That is, when the first detector signal is output in the first detector circuit 11, a pumping voltage having a frequency determined by the delay of the m-number of inverters is generated, and when the second detector signal is output in the second detector circuit 21, a pumping voltage having frequency determined by the delay of the m+n number of inverters is generated. This means that the same effect as the second embodiment can be obtained.

Next, the operation of the substrate bias voltage generating circuit of the third embodiment will be explained. FIG. 7 is a flowchart showing the operation of the substrate bias voltage generating circuit of the third embodiment. First, in the substrate bias voltage generating circuit, VBB voltage is input to the first detector circuit 11 and the second detector circuit 21 to detect the VBB voltage (step S301)

In the first detector circuit 11, if it is detected that the input VBB voltage is greater than the first reference value (e.g., −0.8V) (YES in step S302), the first detector circuit 11 outputs the first detector signal of logical level “H”. This first detector signal is input to the ring oscillator 10. With this operation, the ring oscillator 10 is brought into the active state, and an output of the first delay group is fed back by the selector 30 (step S303).

Therefore, a pumping voltage whose frequency is determined by the serial connection of the delay of the m-number of inverters is generated, and is input to the pump circuit 40 (step S306). The pump circuit 40 is brought into the active state in accordance with the input of the second pumping voltage (step S307), and generates the VBB voltage (step S308). Especially the flow of procedures in steps S302, 303, 306 to 308 means that a VBB voltage of −1.0V, e.g., can be swiftly generated and supplied when high supply ability of voltage substrate bias voltage is required, e.g., at power-on or at the time of operation of the memory.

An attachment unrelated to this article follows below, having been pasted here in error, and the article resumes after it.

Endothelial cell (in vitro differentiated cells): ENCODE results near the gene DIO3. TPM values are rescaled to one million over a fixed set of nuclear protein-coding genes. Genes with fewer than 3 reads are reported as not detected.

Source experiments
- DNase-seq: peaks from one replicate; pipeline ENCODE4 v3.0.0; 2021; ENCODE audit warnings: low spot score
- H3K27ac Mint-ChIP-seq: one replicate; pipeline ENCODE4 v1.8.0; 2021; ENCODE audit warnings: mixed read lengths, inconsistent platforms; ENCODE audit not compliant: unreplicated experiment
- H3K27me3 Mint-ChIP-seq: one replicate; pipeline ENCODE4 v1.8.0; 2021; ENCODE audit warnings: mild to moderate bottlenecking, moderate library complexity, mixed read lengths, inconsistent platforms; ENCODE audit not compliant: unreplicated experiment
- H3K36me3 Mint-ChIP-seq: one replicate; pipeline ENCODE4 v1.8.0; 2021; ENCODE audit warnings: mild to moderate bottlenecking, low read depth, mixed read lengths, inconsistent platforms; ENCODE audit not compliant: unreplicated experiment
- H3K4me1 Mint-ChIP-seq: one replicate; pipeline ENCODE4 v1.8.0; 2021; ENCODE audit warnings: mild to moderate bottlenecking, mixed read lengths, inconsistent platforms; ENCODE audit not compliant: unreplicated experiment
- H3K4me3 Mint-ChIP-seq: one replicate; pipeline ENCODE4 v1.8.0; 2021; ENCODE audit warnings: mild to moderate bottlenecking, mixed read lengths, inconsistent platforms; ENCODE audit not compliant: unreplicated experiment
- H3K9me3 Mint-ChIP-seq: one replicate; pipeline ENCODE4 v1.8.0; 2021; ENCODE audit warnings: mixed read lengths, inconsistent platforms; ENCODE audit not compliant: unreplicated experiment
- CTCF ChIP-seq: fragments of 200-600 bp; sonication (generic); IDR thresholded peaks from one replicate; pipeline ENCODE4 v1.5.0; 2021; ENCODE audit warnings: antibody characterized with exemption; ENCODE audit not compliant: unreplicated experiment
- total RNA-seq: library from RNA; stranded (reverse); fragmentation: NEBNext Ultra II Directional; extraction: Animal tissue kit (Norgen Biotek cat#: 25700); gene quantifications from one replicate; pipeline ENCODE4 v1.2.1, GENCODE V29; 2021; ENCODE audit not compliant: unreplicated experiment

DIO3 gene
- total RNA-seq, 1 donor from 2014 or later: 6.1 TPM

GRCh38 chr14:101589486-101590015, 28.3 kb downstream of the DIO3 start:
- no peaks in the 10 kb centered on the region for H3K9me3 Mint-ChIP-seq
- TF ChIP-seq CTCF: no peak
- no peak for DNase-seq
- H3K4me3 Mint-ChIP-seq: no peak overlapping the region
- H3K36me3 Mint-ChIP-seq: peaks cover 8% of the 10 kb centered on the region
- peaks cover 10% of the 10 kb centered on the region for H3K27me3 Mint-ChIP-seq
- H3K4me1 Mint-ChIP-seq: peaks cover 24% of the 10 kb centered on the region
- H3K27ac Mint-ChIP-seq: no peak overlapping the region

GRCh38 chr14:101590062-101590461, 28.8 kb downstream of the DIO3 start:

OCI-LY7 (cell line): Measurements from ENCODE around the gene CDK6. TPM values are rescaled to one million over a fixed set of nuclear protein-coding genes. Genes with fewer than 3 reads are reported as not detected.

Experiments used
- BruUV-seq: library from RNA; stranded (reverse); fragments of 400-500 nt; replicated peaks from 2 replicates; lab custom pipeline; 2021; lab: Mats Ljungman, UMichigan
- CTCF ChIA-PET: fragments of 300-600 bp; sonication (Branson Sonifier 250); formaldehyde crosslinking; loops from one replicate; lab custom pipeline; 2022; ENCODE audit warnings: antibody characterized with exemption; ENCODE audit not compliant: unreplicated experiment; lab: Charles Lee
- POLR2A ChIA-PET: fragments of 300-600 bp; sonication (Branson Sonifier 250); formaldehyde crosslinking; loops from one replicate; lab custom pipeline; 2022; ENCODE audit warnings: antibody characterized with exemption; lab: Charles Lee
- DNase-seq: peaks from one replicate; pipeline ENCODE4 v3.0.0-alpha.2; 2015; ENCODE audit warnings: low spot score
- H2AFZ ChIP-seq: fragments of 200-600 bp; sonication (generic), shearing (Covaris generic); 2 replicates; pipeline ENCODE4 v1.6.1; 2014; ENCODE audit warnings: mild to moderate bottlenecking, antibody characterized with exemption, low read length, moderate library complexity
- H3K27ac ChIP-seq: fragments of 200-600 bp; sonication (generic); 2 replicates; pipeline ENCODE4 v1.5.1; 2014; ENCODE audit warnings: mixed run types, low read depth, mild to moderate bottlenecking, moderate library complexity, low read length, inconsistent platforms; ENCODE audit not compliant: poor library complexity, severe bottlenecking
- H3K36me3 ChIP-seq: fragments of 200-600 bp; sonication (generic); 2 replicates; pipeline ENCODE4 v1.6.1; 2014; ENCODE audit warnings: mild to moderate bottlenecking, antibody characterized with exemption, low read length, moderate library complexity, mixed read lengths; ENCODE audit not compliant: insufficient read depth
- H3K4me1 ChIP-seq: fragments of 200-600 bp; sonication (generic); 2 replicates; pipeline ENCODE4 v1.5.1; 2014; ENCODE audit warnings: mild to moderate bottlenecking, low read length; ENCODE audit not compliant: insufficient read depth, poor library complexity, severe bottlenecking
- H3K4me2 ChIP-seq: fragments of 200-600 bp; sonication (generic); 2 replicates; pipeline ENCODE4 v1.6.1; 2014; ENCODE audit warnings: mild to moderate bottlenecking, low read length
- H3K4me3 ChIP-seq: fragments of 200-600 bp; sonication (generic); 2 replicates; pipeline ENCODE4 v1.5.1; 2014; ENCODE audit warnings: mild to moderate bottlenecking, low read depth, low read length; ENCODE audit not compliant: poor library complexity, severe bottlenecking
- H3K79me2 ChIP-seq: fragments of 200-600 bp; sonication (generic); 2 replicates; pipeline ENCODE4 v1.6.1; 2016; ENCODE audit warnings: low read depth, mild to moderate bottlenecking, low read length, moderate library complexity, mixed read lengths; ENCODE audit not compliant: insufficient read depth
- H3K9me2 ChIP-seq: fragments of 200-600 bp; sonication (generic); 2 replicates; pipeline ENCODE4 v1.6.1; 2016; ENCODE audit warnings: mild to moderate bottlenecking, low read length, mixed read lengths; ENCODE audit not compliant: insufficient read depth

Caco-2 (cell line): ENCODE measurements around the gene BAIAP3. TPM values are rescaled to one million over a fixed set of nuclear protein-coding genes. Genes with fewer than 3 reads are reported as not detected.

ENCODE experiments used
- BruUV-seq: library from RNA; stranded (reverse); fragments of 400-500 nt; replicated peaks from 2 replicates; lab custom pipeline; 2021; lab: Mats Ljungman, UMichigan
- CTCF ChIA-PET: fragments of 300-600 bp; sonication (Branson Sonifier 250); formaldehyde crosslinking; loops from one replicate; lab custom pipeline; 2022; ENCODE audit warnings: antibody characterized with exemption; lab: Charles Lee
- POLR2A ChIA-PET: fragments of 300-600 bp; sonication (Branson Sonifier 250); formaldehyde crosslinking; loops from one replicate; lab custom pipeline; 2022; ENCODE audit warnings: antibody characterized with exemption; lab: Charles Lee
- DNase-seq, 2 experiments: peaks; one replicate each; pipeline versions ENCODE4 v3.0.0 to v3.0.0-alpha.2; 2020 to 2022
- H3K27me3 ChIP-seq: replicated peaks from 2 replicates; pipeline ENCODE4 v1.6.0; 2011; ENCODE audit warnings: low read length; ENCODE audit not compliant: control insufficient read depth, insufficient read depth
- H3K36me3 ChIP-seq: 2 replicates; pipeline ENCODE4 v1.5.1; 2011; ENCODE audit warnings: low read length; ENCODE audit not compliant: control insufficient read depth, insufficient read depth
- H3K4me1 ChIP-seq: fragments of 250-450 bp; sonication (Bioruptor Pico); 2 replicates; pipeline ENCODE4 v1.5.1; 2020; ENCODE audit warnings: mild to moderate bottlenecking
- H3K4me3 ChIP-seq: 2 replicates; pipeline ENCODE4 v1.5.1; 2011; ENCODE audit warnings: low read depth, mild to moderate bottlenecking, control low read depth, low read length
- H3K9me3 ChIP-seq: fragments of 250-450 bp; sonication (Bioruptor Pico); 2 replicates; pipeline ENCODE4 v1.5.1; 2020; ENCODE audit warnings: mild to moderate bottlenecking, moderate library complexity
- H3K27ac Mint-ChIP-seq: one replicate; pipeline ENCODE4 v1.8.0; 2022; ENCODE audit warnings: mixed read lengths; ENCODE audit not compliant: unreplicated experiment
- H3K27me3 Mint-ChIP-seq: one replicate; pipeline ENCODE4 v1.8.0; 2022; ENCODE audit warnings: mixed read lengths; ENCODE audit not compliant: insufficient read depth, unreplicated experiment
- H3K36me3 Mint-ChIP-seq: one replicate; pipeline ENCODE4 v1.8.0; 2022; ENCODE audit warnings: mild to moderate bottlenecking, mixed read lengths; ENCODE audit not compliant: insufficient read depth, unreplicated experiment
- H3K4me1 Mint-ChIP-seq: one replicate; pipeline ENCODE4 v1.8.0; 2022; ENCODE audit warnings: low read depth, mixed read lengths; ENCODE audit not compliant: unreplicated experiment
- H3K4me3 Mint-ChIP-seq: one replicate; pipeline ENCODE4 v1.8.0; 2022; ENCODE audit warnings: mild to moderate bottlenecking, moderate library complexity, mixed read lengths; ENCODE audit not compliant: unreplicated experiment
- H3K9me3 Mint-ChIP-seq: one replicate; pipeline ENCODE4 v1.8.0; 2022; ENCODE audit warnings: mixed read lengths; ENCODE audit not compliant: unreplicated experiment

On the other hand, if it is detected that the input VBB voltage is greater than the second reference value (e.g., −1.0V), the second detector circuit 21 outputs a second detector signal of logic level “H” (NO in step S302 and YES in step S304). This second detector signal is input to the ring oscillator 10. With this operation, the ring oscillator 10 is brought into the active state and the output of the delay group is fed back by the selector 30 (step S305).

Therefore, a pumping voltage whose frequency is determined by the serial connection of the delay of the m+n number of inverters is generated, and is input to the pump circuit 40 (step S306). The pump circuit 40 is brought into the active state in accordance with the input of the second pumping voltage (step S307), and generates the VBB voltage (step S308). Especially the flow of procedures in steps S302, 304 to 308 means that an appropriate VBB voltage can be swiftly generated and supplied when the VBB voltage approaches, e.g., −1.0V and high supply ability is not required, and VBB voltage consumption is supplemented when the memory is not operated.

When the input VBB voltage is smaller than the second reference value (NO in step S304), the ring oscillator 10 is brought into non-active states which are suspended states (step S309). With this, the pump circuit 40 is also brought into a non-active state which is a suspended state (step S310).

As explained above, according to the substrate bias voltage generating circuit of the third embodiment, since the ring oscillator 10 is provided therein with the tuning mechanism of oscillation frequency (delay amount), especially a mechanism for changing the number of inverters constituting the delay group, the same operation as the second embodiment can be carried out, and the same effect as the second embodiment can be obtained.

Next, a substrate bias voltage generating circuit of the fourth embodiment will be explained. The substrate bias voltage generating circuit of the fourth embodiment includes another ring oscillator different from that shown in FIG. 5. Therefore, a circuit structure of the ring oscillator will be explained below.